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Pride and Glory is a fuckin’ cop film of fuckin’ good cops and fuckin’ bad cops, some of both types in the same fuckin’ family of New York Irish cops, Edward fuckin’ Norton, Colin fuckin’ Farrell, Noah fuckin’ Emmerich, and Jon fuckin’ Voight. (Lake Bell, so fuckin’ funny in Over Her Dead Body, plays it totally fuckin’ straight as Farrell’s fuckin’ wife.) With a literally and constantly fuckin’ script by Joe Carnahan of fuckin’ Narc (it fuckin’ figures), and direction by fuckin’ Gavin O’Connor of fuckin’ Tumbleweeds and the Disney-produced Miracle, of all fuckin’ things, it’s so fuckin’ gritty, it’s a virtual fuckin’ Sahara, up to your fuckin’ ankles every fuckin’ step of the way. And it’s a long fuckin’ way.

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gcubed Nov. 6, 2008 @ 7:27 a.m.

Thank you for the f-ing review of Pride and f-ing Glory. I have one f-ing question. Is there any f-ing cursing in the f-ing movie? Because I have f-ing been down this f-ing road f-ing before. OK. That's enough. I can keep it up, but I think you, Mr. Sheperd, have done a thorough job. Your review brings to mind, Reservoir Dogs and Glengarry Glen Ross. Both movies used the f-word more than frequently. I know the argument and it is usually prefaced by, "No, you don't understand." I know what they think I don't understand. The argument- This is how these people really talk. Of course I don't understand, because people who say things like this to me assume that I live in a curseless bubble. I'm out of the real world loop. Yeah, I don't know real street talk, or thug talk, or any world where cursing is the best way to articulate yourself. I find liberal and in my opinion over use of the f-word in stage, film, or real life, first of all, boring. Then, this overuse takes me out of the story. Basically, I find it lazy writing or speech. Whoa, whoa, wohoa. I'm not going to start a campaign for banning any and all use. Why just yesterday I had two encounters with pro f-word use. One young student uttered the word and I, jokingly I thought, said, "Hey, this is a curse-free zone." Her response- "I find the word beautiful, but that's just me." Then, I heard a teacher, regarding cursing in her classroom state, "Free speech doesn't stop at my classroom door." These two arguments are much stronger than, "You don't understand" and I embrace both these people's positions on f-word use. Possibly overlooked, by the writers and directors of the two mentioned films is that those movies are good stories without the inundation of f's. And maybe better without the f's (This is where "you don't understand' comes in). Well, I ejected one of those aforementioned films because I found the real realistic talk unrealistic. Why did I eject one? Because I saw the other.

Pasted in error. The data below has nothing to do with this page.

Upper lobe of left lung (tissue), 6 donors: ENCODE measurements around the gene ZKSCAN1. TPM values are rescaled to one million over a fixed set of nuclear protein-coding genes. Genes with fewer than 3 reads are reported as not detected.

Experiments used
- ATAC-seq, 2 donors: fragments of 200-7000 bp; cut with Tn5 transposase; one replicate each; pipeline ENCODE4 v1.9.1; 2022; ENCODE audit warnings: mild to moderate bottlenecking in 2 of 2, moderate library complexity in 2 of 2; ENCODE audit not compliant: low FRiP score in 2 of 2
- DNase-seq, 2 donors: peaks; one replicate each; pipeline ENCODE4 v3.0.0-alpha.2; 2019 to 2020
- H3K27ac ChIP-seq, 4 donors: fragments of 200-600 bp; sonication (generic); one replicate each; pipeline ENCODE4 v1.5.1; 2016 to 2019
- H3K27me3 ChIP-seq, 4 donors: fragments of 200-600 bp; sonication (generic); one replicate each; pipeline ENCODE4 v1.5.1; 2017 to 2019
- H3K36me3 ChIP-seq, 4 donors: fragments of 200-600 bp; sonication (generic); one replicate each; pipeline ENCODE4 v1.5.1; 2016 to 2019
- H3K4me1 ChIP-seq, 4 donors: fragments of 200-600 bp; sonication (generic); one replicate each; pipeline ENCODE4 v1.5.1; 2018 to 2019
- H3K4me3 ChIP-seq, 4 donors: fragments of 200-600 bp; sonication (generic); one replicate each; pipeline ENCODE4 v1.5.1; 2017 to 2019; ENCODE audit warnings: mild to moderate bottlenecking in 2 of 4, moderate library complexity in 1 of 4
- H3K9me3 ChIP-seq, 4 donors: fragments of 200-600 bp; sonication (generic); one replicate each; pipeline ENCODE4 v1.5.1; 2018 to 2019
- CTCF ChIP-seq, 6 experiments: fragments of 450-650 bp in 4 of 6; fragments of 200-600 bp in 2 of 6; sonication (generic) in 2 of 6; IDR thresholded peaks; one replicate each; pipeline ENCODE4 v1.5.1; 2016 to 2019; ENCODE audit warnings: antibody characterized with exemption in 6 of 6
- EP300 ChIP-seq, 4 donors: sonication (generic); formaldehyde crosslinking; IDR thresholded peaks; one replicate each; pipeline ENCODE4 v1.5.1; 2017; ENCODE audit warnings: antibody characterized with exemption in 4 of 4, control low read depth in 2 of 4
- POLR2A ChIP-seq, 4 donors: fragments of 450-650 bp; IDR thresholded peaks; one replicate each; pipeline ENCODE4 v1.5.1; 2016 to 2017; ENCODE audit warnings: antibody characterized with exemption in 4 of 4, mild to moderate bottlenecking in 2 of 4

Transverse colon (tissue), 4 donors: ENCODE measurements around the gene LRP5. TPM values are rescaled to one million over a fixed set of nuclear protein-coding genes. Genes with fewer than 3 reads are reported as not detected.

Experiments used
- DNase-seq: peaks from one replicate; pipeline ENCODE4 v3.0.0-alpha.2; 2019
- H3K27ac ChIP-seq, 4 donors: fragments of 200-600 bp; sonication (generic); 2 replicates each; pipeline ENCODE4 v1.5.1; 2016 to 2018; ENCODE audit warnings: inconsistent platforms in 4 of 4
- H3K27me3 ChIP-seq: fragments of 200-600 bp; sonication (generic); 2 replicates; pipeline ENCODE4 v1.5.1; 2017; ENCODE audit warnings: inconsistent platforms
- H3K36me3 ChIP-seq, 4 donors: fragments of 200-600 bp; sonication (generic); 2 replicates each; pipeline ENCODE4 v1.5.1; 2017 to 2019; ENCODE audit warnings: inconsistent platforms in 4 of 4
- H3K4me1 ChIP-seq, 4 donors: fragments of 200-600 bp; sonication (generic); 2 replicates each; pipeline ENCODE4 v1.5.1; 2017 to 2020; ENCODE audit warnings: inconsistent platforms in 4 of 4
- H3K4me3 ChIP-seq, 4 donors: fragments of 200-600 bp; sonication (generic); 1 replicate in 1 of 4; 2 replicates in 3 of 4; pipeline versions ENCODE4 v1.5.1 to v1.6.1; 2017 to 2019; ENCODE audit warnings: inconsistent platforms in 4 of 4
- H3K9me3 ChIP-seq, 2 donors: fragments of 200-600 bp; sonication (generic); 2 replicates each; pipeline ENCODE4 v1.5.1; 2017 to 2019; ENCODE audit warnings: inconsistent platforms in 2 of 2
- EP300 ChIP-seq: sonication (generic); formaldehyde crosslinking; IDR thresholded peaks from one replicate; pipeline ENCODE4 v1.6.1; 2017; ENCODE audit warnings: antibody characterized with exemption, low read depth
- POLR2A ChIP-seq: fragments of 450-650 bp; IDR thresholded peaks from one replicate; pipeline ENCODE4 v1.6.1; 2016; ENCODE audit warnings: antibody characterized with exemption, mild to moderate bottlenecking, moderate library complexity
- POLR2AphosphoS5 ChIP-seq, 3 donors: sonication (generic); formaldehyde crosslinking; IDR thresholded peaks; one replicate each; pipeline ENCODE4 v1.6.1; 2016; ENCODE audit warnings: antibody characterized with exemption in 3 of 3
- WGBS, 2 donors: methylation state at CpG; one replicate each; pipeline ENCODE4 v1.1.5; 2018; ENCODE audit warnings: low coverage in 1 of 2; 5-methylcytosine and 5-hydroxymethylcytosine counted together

The trailer for Pride and Glory looked interesting. But again, thank you for the review, because I don't want to sit through another f-filled movie. George

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Josh Board Nov. 8, 2008 @ 11:30 p.m.

Nice post, George. I remember when Midnight Run came out (one of the best comedy/buddy pictures you'll ever see). I was in front of two women in their 80s, and they said "Do they have to say the 'f-word' so much?" It was cute. In that movie, it didn't bother me. But, just as much as the words can become tiresome, because a police sergeant wouldn't sit there and yell profanities at his own officer, even if said officer did something wrong...it's the situations these people are in that get them using the words. Just unbelievable stuff.

I got into it with a woman the other day that had the f-word on her shirt. She said, "Haven't you ever heard of freedom of speech, man?" I said, "Sure I have. But look at those little kids over there. Do they need to read profanity on another adults shirt?"

With her pierced lip and attitude, she just turned around and walked away.

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